Objective: To accelerate the development of scalable, reliable, secure, and interoperable communications and standards for smart grid applications by 2017; and to enable informed decision making by smart grid operators by developing measurement science-based guidelines and tools.
What is the new technical idea? Traditionally, technology decisions have been dictated by offerings of system vendors, while business decisions are regulated by federal, state, and regional regulatory commissions and organizations (e.g. the Federal Energy Regulatory Commission, state Public Utility Commissions, and the North American Electric Reliability Corporation). While there are many choices of communications and networking standards, most of these standards were not developed specifically for smart grid applications. The new technical idea is to work directly with the smart grid stakeholders(utilities, regulators and consumers) and the telecommunication industry (vendors, SDOs, service providers) to identify communication requirements for smart grid applications, evaluate and develop communication standards, and develop guidelines and recommendations on their use and deployment. Also, the introduction of new power distribution technologies will transform the electrical network so that it will resemble regional and continental high speed telecommunications networks, although the transported commodity will be electrical power rather than data. This creates an opportunity to apply well-established analysis and optimization techniques from the telecommunications field to aid in the design of future electrical networks.
What is the research plan? Our research plan is focused on understanding and modeling the power grid user and system behaviors and developing control and communication strategies for achieving the smart grid vision of a more efficient and dynamic electric grid. Our research in FY15 comprises two main thrusts.
1) Algorithms to enforce QoS in electrical networks: Microgrid Scenario Since the electrical distribution network has structural similarities to wired communications networks, several modeling and analysis techniques that have been traditionally used in communications networks, such as routing algorithms, traffic analysis, and call admission control, may be applied for controlling and characterizing the electric grid. In FY14, we examined how storage devices can be positioned to mitigate the effect of network failures. In FY15, we plan on applying techniques developed to guarantee quality of service (QoS) for data traffic flows in communications networks to manage power flows in microgrid networks.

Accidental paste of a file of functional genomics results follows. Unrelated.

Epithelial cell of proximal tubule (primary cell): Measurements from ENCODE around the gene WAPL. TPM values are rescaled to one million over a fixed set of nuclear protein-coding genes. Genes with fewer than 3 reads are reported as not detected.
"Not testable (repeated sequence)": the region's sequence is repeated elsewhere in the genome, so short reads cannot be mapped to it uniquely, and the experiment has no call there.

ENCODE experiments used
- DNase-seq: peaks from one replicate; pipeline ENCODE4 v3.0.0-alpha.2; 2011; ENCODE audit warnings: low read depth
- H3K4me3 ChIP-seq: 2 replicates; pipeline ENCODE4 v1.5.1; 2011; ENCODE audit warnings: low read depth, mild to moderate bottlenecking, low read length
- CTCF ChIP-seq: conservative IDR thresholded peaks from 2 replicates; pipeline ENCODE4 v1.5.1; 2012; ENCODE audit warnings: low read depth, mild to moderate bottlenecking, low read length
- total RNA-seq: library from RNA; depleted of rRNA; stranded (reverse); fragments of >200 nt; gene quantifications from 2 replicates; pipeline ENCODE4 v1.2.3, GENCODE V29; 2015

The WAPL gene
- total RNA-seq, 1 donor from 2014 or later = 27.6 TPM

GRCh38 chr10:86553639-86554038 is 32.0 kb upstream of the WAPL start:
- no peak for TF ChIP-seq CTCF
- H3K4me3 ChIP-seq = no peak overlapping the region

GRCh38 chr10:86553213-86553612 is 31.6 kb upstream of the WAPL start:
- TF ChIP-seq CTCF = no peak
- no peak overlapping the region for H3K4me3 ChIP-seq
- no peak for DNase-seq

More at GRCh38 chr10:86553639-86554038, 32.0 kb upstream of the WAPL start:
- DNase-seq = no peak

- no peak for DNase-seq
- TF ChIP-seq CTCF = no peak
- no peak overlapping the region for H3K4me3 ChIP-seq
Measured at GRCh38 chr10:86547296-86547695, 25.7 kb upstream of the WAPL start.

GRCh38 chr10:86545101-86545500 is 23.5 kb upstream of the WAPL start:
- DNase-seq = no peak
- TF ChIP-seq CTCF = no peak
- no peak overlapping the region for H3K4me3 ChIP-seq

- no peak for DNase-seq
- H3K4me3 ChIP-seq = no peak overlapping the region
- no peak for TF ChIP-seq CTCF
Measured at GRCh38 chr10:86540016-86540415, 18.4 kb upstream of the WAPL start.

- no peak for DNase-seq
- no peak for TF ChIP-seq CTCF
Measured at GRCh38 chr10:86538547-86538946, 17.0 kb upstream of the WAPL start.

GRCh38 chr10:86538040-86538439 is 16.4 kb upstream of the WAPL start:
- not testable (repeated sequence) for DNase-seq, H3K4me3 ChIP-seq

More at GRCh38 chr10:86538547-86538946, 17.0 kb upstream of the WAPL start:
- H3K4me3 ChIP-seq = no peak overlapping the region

Algorithms that enforce QoS in electrical networks will perform two functions: admission control and policing of admitted flows. Historically, power flows traveled from generators (sources) to customers(sinks). The growing use of distributed power generation using renewable resources (e.g. wind and solar) that fluctuate over time, combined with increasing use of renewable sources located at the customer premises, means that there are additional sources of power flows that an operator must contend with. To assess control algorithms that perform admission and policing of flows from operator owned or customer-owned sources, we need accurate models of user behavior. Previously, we used real world data to characterize customer usage patterns. In FY15, we will extend this work by developing and examining stochastic models that capture the arrival and departure behavior of power flows in a grid that incorporates intermittent sources.
In FY14, we used GridLAB-D to simulate failures in power distribution networks, including integrating of distributed energy resources and cascading failures. We will complete the integration of GridLAB-D withns-3 to produce a closed loop co-simulation framework capturing high level interactions between the electrical and communications systems. In FY15, we will extend this work by examining the behavior of adapted QoS algorithms and the communications network traffic that they generate.
2) Improvements to the smart grid communications network: Wide Area Measurement Systems Scenario Smart grid traffic is structurally different from Internet traffic, as revealed by the use cases developed for PAP 2. The delay and loss requirements for smart grid applications vary widely; some are very tolerant of long delays or lost information (metering), while others demand near-instantaneous data delivery with virtually no loss (wide area measurement systems). Also, the amount of data exchanged can grow very large as in the case of wide area measurement systems. As these systems scale up to a large number of Phasor Measurement Units (PMU), the centralized super-Phasor Data Collector (PDC)architecture becomes untenable. In FY14, we developed the initial stages of the Emulab tesbed that consisted of multiple PMU's communicating with a local PDC. Some of the work was also dedicated to designing a real-time simulation package for message exchanges at the application layer in accordance with the IEEE C37.118 specifications. In FY15, we will continue to expand the testbed to assess the performances of different network architectures, such as a hierarchical PDC, as well as using the test bed to compare the accuracy of various frequency and state estimation techniques. In addition, we plan on assessing the performance of a wide variety of communication protocols such as traffic scheduling, routing, authentication, key management, media access control, and application performance data for multiple scenarios so that methods for improving the performance of communication protocols can be developed.
ITL will continue to lead and contribute to the activities of the SGIP related to wireless and powerline communications. In addition ITL staff will continue to participate in international standard activities (ITU, IEEE 802 and IETF) related to smart grid communications.